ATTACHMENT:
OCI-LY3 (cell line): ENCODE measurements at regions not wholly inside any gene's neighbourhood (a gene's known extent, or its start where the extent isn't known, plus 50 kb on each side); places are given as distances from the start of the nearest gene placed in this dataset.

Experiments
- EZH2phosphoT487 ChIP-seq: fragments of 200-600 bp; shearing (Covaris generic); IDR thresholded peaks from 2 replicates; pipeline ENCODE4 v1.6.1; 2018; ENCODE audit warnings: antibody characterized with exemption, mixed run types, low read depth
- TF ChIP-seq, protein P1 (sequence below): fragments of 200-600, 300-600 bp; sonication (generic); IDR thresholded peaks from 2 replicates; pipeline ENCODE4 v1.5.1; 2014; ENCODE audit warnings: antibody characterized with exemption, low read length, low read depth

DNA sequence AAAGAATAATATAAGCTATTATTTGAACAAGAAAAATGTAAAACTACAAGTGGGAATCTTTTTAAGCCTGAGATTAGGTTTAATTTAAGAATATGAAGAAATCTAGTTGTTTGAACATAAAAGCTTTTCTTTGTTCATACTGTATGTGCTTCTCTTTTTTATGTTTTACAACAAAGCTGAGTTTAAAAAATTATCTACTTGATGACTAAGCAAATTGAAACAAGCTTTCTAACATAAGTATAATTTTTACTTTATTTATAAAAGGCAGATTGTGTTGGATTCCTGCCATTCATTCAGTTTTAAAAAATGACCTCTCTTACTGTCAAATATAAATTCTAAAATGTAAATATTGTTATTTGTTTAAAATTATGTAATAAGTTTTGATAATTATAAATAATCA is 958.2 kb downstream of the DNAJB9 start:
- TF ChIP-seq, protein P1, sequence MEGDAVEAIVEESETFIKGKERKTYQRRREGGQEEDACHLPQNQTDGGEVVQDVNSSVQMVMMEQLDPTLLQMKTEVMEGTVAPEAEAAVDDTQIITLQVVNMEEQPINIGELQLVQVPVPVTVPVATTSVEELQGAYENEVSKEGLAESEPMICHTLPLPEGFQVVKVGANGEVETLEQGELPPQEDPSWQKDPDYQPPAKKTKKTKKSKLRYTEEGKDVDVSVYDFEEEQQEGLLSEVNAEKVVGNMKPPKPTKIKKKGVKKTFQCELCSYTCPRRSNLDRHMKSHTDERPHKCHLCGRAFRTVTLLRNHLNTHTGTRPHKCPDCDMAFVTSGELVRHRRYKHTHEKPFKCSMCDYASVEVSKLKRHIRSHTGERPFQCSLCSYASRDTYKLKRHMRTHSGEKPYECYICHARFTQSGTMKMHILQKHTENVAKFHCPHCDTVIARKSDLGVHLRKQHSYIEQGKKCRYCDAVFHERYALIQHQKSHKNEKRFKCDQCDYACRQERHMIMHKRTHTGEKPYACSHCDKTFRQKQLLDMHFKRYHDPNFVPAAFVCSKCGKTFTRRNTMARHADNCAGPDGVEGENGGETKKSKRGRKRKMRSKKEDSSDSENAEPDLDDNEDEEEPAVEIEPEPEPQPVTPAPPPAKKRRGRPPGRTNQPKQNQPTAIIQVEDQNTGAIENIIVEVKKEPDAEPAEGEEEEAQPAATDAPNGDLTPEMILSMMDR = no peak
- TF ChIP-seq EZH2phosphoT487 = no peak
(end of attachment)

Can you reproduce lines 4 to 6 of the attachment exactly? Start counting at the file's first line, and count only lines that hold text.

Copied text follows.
- TF ChIP-seq, protein P1 (sequence below): fragments of 200-600, 300-600 bp; sonication (generic); IDR thresholded peaks from 2 replicates; pipeline ENCODE4 v1.5.1; 2014; ENCODE audit warnings: antibody characterized with exemption, low read length, low read depth

DNA sequence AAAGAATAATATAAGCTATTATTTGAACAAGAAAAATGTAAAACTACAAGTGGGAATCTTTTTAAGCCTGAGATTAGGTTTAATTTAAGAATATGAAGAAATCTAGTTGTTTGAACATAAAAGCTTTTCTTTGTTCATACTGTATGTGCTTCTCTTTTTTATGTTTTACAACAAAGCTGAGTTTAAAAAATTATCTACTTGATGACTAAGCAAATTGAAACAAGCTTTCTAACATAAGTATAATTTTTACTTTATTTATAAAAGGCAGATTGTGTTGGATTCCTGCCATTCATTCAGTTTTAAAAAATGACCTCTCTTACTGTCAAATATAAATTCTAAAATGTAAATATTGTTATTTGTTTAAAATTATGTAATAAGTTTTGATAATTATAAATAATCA is 958.2 kb downstream of the DNAJB9 start:
- TF ChIP-seq, protein P1, sequence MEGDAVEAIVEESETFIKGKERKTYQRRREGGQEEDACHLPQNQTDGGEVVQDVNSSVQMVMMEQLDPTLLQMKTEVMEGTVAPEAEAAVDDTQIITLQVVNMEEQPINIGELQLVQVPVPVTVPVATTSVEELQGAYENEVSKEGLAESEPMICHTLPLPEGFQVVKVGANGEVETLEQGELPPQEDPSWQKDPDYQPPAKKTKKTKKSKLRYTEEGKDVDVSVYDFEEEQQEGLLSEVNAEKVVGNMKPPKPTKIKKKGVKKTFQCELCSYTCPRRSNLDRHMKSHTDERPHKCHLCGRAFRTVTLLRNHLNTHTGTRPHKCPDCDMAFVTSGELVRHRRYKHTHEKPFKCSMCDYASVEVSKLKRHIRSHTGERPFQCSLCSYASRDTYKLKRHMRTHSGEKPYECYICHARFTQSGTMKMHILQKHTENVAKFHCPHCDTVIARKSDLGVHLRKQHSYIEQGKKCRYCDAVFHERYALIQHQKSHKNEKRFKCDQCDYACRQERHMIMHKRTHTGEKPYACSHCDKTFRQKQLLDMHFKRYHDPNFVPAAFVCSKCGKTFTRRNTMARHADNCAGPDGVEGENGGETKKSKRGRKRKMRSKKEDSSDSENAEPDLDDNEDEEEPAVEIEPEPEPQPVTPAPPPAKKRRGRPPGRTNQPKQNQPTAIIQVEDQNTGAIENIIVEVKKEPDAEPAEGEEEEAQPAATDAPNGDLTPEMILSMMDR = no peak